* the IPCC wg1 drew on the top sources
    * a strong majority of the top names have spoken out on the need for action, either through the IPCC and/or in signing statements
    * only a tiny fraction – maybe 2.5% – have stated the opposite by signing any of the 17 contrarian / inactivist letters
    That fraction matches quite well with the independent results from Doran and Kendall-Zimmerman’s 2009 survey of earth scientists which found 97% of active publishers on climate agree with the basic tenets of the mainstream view.

    • Watching the Deniers says:

      Thanks Jim, some great pointers. I’ll look to beef up my own content with this kind of material.

  3. Jim Prall says:

    One other point that stands out really clearly from the data I’ve collected: most of the contrarian / denialist statements have only a handful of people with any publication record on climate; they reach one or two hundred signers by welcoming all kinds of people who’ve never published any peer-reviewed work on climate at all.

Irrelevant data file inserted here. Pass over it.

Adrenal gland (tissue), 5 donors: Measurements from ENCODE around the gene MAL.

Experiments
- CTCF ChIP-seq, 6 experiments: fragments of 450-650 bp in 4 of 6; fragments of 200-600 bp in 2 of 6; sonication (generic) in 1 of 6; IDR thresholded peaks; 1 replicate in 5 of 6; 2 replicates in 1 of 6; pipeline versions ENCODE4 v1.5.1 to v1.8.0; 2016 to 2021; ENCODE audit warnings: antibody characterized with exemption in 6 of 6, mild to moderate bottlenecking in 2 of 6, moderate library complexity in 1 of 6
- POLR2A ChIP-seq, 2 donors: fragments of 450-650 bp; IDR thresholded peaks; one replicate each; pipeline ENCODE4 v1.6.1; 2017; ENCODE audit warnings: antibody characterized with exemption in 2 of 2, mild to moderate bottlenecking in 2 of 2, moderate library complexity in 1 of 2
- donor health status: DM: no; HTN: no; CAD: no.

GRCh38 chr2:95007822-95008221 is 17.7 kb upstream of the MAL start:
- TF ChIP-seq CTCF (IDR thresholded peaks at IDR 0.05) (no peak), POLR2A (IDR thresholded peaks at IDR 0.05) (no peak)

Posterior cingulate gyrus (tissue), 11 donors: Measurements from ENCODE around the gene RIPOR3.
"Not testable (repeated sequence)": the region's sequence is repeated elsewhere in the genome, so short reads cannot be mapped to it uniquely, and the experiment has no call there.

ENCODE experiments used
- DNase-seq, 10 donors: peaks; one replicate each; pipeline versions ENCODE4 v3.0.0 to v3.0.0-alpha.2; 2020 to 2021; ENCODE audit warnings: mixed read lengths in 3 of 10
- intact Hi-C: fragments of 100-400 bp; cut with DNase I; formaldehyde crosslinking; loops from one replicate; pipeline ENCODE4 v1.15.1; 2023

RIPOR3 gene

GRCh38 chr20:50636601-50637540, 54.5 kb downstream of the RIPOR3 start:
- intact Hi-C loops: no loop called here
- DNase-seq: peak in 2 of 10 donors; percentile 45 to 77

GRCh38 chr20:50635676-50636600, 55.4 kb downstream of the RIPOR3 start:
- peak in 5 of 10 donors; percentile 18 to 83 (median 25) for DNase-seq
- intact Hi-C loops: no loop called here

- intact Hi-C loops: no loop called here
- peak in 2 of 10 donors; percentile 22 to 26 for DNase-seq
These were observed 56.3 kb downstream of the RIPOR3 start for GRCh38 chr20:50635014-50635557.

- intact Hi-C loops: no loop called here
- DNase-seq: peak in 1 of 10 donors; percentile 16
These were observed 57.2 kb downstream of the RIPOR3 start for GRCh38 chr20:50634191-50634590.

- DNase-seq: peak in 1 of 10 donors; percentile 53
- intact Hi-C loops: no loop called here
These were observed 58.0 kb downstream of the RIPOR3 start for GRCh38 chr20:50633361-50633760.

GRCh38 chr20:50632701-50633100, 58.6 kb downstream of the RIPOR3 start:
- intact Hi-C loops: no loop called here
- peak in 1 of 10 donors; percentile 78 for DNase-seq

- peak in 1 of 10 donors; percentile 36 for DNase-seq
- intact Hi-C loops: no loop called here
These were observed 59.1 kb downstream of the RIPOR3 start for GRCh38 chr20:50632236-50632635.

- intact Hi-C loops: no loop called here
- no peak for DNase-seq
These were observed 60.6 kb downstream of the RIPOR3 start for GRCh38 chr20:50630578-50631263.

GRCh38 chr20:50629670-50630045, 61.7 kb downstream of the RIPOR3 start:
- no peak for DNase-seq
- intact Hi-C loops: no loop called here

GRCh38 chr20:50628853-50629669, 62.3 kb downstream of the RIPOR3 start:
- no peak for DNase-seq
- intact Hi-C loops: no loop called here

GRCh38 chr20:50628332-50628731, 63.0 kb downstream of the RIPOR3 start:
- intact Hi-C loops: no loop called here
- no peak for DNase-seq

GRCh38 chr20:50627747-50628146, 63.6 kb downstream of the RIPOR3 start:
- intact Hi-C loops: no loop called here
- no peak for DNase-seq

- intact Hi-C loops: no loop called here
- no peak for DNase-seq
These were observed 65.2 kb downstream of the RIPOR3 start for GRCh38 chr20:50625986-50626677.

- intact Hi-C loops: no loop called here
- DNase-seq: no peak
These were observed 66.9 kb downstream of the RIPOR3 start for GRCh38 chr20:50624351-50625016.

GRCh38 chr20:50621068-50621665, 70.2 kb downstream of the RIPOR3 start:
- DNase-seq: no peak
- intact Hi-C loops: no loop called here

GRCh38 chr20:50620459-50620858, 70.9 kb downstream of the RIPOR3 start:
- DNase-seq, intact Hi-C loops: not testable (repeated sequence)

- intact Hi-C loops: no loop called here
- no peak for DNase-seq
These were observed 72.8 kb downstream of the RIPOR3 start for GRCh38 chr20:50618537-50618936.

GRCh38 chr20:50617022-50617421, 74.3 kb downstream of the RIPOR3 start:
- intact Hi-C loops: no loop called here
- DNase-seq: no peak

For instance, the median number of matches on “climate” on Google Scholar for the 619 contributing authors to IPCC AR4 working group 1 was 93; for the 495 signers of contrarian statements I’d compiled at last count, the median was … two. This page lists just the contrarian signers, ranked by number of GS hits on “climate”:

    http://www.eecg.utoronto.ca/~prall/climate/skeptic_authors_table_by_clim.html

  4. […] for a complete change of topic: how do you know if an expert is credible? This primer from Mike at Watching the Deniers is a good start: it’s mostly about climate change, but if […]